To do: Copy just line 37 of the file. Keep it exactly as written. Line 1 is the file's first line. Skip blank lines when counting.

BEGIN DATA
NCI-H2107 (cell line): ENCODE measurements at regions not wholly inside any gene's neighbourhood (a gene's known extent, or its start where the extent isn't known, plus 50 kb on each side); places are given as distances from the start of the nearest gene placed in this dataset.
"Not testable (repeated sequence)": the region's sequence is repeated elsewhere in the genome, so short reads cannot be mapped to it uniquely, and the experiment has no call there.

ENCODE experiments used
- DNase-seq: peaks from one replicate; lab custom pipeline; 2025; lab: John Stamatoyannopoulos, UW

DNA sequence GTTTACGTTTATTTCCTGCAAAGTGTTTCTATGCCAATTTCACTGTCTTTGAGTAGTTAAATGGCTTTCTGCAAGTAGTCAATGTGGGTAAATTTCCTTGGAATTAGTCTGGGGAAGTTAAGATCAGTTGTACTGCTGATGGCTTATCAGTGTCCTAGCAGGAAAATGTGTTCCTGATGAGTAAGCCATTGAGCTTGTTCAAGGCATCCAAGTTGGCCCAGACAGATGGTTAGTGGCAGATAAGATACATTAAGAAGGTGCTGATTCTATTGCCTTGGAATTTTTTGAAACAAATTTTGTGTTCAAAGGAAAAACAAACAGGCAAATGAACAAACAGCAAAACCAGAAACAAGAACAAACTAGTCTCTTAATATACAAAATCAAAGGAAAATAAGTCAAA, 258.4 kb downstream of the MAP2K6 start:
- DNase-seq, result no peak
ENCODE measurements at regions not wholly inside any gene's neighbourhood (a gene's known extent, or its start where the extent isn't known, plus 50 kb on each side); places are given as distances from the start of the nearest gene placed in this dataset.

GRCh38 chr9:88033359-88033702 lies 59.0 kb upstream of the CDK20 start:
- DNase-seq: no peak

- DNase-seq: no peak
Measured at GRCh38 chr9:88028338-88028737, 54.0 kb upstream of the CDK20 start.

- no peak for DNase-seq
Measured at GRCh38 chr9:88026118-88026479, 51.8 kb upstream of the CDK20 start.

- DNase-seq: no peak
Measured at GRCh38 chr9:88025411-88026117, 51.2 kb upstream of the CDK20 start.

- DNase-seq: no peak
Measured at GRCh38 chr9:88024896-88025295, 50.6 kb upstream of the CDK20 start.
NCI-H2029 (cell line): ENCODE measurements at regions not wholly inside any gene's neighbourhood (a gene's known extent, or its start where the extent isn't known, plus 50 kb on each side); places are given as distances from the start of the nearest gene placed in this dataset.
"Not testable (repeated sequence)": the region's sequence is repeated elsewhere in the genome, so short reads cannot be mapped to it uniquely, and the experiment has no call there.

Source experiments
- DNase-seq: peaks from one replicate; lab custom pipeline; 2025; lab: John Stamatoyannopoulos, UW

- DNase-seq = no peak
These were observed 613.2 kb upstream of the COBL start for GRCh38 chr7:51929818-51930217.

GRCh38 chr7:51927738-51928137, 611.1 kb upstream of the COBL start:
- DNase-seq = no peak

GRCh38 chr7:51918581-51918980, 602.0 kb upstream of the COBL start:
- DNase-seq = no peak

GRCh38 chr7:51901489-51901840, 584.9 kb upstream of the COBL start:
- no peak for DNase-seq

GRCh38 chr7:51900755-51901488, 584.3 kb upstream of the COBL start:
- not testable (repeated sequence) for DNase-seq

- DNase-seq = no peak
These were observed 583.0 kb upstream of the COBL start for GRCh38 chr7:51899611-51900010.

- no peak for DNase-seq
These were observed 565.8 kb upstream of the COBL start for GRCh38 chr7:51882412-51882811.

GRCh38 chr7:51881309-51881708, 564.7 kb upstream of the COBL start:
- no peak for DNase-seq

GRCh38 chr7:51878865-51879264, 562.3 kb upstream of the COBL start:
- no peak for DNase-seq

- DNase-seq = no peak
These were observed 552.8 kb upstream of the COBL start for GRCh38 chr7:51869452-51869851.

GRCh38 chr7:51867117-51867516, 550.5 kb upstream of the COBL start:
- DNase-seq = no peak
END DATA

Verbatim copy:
- no peak for DNase-seq